In the aftermath of the financial crisis the US Government’s own projections for economic growth, often given with the latest form of stimulus, have been consistently too high. Here is the famous chart released by the White House in 2009 forecasting an unemployment rate of 5% by now given the first trillion in stimulus.
The Federal Reserve constantly forecasts GDP several years out, and as we can see here, virtually every forecast they have made in recent years has been too high.
This week the Bureau of Economic Analysis is implementing a major change in the way it calculates GDP, adding a whopping 3% to the size of our economy. As reported by the FT:
US economic history will be rewritten this week, as the most far-reaching methodological changes in years will add the equivalent of a country the size of Belgium to output in the world’s largest economy.
The most important change by the Bureau of Economic Analysis, to be announced on Wednesday, will be to start counting spending on research, development and copyrights as investment, and reflect pension deficits for the first time. Combined they are expected to add 3 per cent to gross domestic product.
The practice of changing facts and figures to better fit the governments original forecasts is a practice straight out of George Orwell’s 1984. In fact making such revisions is the protagonists job. Without giving too much of the story away, here is the exact passage where we learn what Winston does:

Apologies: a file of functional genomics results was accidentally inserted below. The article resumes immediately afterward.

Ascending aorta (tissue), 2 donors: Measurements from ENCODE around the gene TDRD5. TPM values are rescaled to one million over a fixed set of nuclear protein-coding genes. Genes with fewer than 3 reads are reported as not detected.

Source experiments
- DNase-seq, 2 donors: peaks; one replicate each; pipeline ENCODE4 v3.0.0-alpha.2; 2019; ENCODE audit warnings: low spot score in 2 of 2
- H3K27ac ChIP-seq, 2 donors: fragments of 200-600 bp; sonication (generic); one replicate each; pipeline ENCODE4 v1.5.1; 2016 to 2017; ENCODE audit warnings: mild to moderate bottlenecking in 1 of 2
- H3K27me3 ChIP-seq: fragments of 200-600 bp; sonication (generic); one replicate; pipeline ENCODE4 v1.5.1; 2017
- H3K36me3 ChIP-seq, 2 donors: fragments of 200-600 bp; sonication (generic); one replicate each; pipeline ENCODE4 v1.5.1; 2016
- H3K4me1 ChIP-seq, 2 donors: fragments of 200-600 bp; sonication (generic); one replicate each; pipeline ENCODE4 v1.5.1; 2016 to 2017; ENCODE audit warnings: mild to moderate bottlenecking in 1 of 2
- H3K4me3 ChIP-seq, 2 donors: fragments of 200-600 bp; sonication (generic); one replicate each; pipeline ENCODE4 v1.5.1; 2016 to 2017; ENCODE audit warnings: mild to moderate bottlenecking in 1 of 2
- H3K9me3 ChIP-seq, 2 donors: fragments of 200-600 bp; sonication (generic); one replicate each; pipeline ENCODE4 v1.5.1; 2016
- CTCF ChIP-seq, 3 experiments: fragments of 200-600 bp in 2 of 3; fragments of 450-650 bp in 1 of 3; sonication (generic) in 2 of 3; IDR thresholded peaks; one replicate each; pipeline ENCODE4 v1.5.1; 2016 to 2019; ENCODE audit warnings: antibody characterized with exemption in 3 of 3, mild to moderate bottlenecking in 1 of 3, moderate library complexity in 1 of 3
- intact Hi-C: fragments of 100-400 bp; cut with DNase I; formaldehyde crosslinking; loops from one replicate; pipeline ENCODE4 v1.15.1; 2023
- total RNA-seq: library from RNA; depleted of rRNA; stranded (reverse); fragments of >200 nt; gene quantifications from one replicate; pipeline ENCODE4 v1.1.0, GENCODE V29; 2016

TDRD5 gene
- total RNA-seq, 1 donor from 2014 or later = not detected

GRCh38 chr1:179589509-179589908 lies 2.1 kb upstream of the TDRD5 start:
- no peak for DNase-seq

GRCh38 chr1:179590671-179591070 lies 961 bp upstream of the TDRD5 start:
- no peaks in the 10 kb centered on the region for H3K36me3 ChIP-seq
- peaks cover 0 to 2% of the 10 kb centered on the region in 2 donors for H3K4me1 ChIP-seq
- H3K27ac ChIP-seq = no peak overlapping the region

The Times of the nineteenth of December had published the official forecasts of the output of various classes of consumption goods in the fourth quarter of 1983, which was also the sixth quarter of the Ninth Three-Year Plan. Today’s issue contained a statement of the actual output, from which it appeared that the forecasts were in every instance grossly wrong. Winston’s job was to rectify the original figures by making them agree with the later ones
None of this should be news to those of us that have realized all these numbers are made up and constantly revised and should never be taken seriously. Again, I defer to Mr. Orwell
But actually, he thought as he re-adjusted the Ministry of Plenty’s figures, it was not even forgery. It was merely the substitution of one piece of nonsense for another. Most of the material that you were dealing with had no connexion with anything in the real world, not even the kind of connexion that is contained in a direct lie. Statistics were just as much a fantasy in their original version as in their rectified version